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10 February 2023

As we approach Valentine’s Day for another year, thoughts understandably turn to overcrowded restaurants, last-minute gifts, and extravagant shows of affection. However, when it comes to important matters of the heart, we might do better to pay closer attention each year to September 29th, also known as World Heart Day.

Launched in 2000 by the World Heart Foundation (WHF), World Heart Day is designed to raise awareness of the dangers of cardiovascular disease (CVD), the leading cause of death globally (accounting for around a third of all deaths). CVD claims over 18 million lives a year, with one third of these deaths occurring in people under 70 years of age.

What is cardiovascular disease?

CVDs are a group of disorders of the heart and blood vessels, and include coronary heart disease (e.g. heart attacks) and cerebrovascular diseases (e.g. strokes), which account for around 85% of all CVD deaths. Many of these are related to lifestyle factors such as smoking, an unhealthy diet or high blood pressure, with the WHF estimating that as many as 80% of all CVD deaths are avoidable.

However, the heart can also become weakened by pre-existing heart conditions or in some cases, with the deterioration in heart function due to age. Of these age-related conditions, one of the most prevalent is aortic stenosis (AS).


What is AS?

AS is a condition where calcium builds up in the aortic valve. As a healthy heart contracts, freshly oxygenated blood is pumped out of the left ventricle through the aortic valve, into the aorta and out into the body (see image to left). However, in a patient with AS, a build-up of calcium narrows the aortic valve, restricting blood flow into the aorta. This causes the heart to work harder to generate blood flow around the body, and eventually it can lead to heart failure. Patients with AS are typically symptomless for several years, but once heart failure symptoms appear, life expectancy can be as little as two years if left untreated.

Andrew Duncan

Andrew Duncan

Senior Equity Analyst

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Who does it affect?

Severe AS is the most common reason for heart valve surgery in developed countries. However, due to its largely asymptomatic nature, diagnosis rates are low. Furthermore, even if a diagnosis is made, for several reasons treatment has remained stubbornly low. Put together, today it is estimated that overall treatment rates for patients with moderate or severe AS is around 15% (in the US). This percentage is lower worldwide.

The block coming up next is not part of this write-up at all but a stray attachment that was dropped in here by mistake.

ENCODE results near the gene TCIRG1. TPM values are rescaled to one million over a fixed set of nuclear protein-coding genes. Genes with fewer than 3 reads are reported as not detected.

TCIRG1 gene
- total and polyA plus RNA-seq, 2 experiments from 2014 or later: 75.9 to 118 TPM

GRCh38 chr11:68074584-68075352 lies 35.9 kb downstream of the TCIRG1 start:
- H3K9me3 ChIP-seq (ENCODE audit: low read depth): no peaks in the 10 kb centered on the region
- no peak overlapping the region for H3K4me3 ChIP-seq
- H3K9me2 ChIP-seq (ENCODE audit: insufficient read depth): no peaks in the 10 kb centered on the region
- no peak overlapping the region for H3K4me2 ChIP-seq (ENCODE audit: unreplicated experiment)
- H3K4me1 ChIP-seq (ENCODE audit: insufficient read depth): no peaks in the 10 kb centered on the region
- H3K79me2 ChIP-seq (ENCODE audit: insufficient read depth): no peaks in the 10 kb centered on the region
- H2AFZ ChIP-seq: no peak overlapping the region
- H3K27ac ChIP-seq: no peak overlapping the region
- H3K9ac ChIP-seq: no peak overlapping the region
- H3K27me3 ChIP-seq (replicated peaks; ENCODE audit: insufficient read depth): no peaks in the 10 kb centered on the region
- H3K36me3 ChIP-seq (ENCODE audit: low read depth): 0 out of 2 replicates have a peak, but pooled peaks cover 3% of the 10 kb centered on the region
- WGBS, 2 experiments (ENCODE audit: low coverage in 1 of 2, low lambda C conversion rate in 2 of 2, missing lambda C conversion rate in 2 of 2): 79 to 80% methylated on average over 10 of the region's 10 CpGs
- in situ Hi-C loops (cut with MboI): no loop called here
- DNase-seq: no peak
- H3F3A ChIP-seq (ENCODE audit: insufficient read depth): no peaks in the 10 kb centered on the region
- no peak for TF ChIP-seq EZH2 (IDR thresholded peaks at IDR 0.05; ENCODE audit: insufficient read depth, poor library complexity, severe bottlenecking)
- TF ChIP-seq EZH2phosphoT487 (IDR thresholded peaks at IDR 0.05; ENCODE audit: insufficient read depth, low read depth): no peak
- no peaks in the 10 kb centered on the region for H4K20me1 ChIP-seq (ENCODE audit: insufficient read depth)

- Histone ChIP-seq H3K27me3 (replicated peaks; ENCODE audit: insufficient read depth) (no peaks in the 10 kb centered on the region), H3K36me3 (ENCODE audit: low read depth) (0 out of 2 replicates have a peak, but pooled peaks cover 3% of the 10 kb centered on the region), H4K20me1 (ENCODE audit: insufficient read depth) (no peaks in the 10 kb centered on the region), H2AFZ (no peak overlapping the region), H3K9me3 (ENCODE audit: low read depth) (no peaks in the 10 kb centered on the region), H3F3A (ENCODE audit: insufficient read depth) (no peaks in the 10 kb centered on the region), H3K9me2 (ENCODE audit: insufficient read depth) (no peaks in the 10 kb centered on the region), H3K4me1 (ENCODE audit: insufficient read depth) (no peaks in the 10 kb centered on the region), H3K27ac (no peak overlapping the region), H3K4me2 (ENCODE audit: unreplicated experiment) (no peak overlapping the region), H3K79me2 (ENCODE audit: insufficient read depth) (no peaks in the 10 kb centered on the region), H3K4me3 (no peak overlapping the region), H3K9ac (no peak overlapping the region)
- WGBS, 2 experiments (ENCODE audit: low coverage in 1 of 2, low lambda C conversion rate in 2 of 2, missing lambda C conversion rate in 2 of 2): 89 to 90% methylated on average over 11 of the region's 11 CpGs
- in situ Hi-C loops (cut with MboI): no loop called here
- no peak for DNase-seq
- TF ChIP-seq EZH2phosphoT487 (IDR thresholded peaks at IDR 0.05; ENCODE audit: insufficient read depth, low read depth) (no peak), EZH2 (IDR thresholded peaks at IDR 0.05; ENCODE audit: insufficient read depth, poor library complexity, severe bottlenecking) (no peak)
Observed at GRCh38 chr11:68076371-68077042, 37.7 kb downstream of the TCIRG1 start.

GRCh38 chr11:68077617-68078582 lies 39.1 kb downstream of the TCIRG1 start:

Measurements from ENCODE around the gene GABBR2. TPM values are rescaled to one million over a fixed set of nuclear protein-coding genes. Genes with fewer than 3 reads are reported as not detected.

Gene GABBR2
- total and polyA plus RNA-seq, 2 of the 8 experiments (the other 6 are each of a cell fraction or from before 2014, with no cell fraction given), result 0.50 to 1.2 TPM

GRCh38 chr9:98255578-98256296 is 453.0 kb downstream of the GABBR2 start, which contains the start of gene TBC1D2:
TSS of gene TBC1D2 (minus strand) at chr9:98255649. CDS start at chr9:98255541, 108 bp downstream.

AS is predominantly a disease of ageing, affecting as many as one in eight people over 75 globally. With the United Nations estimating that the number of people over 65 will more than double between 2019 and 2050, from c.700 million to c.1.5 billion, AS cases could create a significant burden on healthcare budgets and societies over the coming decades.

What are the treatment options?

Initially, surgeons had to reopen narrow aortic valves using a scalpel. This was followed by the introduction of artificial valves in the 1960s that delivered vastly superior outcomes. Importantly, both procedures required open heart surgery, which requires a lengthy hospital stay and recovery times. More recently, however, minimally invasive replacement aortic valves (known as TAVR) have been introduced. These valves are carried via a catheter placed in a small incision in the leg or chest, travelling inside the body to the heart, where the valve is expanded via balloon inside the existing valve with no need for open heart surgery. Patients treated with TAVR today face much shorter hospital stays and recovery periods, which is better for the patient and the payer – a recent study showed that TAVR procedures saved between $10k and $29k per patient compared to surgical aortic valve replacement (SAVR).

“Key to Edwards’ success over the last two decades has been its unrelenting focus on innovation.”

Edwards Lifesciences – an innovation leader

Demand for replacement valves (both SAVR or TAVR) is expected to continue to grow steadily over the coming decades, driven by an ageing population and greater awareness of the dangers of severe AS. As the leader in the field, Edwards stands ready to treat these patients. Additionally, the company is conducting trials to study whether intervening at an earlier stage in the disease could be beneficial. If successful, this should further increase the potential patient population. Finally, far from focusing solely on the aortic valve and AS, the company has invested in minimally invasive treatments for other valves in the heart, especially the mitral and tricuspid valves, which should create additional avenues for growth over the medium and long term.

Matters of the heart